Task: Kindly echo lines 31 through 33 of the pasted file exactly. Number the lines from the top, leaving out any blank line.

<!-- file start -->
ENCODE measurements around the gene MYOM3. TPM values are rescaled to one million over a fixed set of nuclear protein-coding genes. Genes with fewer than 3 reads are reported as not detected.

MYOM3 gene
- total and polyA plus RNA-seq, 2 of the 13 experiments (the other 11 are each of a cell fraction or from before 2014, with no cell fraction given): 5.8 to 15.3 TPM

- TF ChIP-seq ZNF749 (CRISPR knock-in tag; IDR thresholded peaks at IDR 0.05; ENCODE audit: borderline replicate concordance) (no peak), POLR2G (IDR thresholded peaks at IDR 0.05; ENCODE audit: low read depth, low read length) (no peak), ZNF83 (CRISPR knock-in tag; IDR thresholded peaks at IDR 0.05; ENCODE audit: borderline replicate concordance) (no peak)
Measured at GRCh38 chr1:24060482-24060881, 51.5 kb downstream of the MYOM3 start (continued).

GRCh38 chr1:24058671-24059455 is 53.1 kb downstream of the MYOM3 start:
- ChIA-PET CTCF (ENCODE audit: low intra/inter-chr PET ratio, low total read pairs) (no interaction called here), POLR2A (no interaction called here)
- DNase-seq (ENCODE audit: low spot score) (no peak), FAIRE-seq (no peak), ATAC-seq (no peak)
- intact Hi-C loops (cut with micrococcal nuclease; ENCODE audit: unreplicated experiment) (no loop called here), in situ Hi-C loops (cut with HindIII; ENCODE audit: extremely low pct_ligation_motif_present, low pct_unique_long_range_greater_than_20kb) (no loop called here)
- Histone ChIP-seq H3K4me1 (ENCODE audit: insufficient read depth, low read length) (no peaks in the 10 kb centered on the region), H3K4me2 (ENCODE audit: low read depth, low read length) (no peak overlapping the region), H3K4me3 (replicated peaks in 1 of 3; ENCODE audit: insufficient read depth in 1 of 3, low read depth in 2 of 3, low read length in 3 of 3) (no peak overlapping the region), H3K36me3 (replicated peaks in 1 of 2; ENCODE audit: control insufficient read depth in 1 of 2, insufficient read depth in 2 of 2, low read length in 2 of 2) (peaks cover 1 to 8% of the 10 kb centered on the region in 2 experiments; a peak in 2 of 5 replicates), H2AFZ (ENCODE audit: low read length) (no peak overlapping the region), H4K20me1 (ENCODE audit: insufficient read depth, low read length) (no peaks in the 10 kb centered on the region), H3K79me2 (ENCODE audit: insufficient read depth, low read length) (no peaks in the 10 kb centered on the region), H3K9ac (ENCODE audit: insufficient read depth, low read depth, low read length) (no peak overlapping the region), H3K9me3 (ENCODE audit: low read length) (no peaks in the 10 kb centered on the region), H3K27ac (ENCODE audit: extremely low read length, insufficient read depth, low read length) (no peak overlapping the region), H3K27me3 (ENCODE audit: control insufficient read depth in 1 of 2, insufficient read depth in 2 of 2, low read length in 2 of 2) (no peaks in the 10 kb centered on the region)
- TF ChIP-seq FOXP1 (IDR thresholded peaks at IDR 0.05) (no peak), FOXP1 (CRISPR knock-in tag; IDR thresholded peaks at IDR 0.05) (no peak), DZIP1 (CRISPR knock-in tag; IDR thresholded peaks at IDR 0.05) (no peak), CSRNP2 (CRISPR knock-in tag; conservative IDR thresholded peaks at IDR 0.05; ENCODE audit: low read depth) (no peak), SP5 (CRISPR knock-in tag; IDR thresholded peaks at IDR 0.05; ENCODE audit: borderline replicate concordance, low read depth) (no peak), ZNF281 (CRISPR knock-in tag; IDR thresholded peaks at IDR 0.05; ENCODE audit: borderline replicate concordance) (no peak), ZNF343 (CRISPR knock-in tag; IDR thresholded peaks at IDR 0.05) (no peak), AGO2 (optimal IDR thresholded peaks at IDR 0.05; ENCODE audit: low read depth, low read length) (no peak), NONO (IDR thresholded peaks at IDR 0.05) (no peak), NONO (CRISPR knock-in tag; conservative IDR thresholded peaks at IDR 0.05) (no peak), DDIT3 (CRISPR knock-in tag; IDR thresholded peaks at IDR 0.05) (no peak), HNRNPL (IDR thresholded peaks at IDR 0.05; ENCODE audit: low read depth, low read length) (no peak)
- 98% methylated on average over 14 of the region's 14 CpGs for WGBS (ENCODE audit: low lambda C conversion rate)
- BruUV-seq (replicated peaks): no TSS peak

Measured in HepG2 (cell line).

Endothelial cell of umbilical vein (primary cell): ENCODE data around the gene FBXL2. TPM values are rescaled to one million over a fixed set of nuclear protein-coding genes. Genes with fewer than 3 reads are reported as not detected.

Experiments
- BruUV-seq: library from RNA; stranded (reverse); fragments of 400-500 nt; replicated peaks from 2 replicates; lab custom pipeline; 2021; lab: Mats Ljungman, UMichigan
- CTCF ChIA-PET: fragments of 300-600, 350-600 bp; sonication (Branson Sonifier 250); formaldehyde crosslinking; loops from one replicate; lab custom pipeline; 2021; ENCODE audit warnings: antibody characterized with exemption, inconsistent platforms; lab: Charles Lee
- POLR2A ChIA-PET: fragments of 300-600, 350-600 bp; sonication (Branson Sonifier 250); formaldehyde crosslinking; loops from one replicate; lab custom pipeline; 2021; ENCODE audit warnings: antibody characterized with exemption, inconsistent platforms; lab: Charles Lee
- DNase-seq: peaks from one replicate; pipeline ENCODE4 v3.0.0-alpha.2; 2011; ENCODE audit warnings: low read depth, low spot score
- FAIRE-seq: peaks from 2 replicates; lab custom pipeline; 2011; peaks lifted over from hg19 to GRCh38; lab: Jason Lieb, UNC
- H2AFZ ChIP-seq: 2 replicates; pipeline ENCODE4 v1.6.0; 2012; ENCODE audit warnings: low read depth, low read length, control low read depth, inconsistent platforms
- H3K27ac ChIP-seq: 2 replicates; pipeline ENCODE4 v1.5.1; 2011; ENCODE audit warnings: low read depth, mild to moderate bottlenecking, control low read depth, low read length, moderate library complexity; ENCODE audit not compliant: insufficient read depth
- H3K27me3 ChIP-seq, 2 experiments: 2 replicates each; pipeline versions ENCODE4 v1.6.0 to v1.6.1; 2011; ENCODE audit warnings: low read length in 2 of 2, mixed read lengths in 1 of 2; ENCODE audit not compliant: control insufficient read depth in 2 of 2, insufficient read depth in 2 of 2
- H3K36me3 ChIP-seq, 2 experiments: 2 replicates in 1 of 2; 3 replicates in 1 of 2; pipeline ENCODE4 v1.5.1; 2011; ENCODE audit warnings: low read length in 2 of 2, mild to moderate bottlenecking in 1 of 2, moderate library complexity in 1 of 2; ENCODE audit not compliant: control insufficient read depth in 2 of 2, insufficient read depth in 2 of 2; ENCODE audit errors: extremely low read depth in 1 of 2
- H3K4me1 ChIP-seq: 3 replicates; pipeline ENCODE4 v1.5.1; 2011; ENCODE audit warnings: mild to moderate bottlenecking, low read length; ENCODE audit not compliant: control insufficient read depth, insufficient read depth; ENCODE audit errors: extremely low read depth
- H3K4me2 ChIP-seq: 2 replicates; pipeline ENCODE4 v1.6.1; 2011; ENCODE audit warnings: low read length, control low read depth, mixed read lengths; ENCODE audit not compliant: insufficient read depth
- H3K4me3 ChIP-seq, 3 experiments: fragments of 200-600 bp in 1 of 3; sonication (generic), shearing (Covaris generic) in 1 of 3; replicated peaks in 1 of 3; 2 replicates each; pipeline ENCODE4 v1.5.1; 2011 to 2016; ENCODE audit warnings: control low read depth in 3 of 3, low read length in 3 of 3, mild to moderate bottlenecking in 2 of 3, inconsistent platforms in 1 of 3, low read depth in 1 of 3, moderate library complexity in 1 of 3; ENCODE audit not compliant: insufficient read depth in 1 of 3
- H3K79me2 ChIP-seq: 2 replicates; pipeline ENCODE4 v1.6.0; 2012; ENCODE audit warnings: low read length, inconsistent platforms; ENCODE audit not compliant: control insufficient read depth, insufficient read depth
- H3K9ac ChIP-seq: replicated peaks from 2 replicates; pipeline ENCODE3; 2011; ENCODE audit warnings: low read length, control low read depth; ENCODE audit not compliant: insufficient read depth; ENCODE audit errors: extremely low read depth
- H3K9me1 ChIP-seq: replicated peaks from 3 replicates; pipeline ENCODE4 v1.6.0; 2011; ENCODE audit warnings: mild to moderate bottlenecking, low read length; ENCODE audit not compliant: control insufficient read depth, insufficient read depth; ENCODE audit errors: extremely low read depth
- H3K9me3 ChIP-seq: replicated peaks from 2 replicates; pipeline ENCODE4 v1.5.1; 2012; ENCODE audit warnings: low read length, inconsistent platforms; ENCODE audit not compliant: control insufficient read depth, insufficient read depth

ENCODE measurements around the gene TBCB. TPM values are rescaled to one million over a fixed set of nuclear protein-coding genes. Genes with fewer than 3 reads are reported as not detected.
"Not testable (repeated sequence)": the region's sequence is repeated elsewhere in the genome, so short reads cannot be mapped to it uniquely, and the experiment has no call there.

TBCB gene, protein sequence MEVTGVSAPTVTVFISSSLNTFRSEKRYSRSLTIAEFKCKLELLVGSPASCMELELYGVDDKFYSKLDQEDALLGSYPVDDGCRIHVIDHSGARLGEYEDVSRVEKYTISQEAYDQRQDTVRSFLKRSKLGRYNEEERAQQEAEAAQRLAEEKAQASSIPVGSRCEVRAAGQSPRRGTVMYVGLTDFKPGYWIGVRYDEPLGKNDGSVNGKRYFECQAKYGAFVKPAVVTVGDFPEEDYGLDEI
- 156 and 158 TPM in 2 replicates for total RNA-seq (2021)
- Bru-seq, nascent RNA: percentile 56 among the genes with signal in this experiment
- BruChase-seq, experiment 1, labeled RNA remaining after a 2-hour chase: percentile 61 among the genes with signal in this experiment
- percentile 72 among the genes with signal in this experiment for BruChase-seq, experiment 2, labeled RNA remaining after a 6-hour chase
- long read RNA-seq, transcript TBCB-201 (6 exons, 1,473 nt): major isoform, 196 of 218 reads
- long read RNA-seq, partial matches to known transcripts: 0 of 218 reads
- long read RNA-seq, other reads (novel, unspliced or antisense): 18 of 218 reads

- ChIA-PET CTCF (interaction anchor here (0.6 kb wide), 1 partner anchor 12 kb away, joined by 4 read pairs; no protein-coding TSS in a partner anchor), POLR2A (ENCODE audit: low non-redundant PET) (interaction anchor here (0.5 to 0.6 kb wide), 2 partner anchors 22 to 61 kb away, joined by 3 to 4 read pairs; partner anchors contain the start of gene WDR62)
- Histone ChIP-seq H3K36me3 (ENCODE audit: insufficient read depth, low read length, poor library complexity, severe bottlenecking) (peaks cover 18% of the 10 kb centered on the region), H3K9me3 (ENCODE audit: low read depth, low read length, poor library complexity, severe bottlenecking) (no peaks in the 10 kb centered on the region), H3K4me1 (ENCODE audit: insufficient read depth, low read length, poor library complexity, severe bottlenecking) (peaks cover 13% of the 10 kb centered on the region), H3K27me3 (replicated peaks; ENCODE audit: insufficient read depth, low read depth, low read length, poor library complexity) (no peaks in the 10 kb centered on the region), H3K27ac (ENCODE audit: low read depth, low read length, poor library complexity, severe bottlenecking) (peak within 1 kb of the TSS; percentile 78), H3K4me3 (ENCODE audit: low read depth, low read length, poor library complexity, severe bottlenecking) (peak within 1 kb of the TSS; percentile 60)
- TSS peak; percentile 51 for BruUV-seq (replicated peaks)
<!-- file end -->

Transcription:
- H3K9me1 ChIP-seq: replicated peaks from 3 replicates; pipeline ENCODE4 v1.6.0; 2011; ENCODE audit warnings: mild to moderate bottlenecking, low read length; ENCODE audit not compliant: control insufficient read depth, insufficient read depth; ENCODE audit errors: extremely low read depth
- H3K9me3 ChIP-seq: replicated peaks from 2 replicates; pipeline ENCODE4 v1.5.1; 2012; ENCODE audit warnings: low read length, inconsistent platforms; ENCODE audit not compliant: control insufficient read depth, insufficient read depth

ENCODE measurements around the gene TBCB. TPM values are rescaled to one million over a fixed set of nuclear protein-coding genes. Genes with fewer than 3 reads are reported as not detected.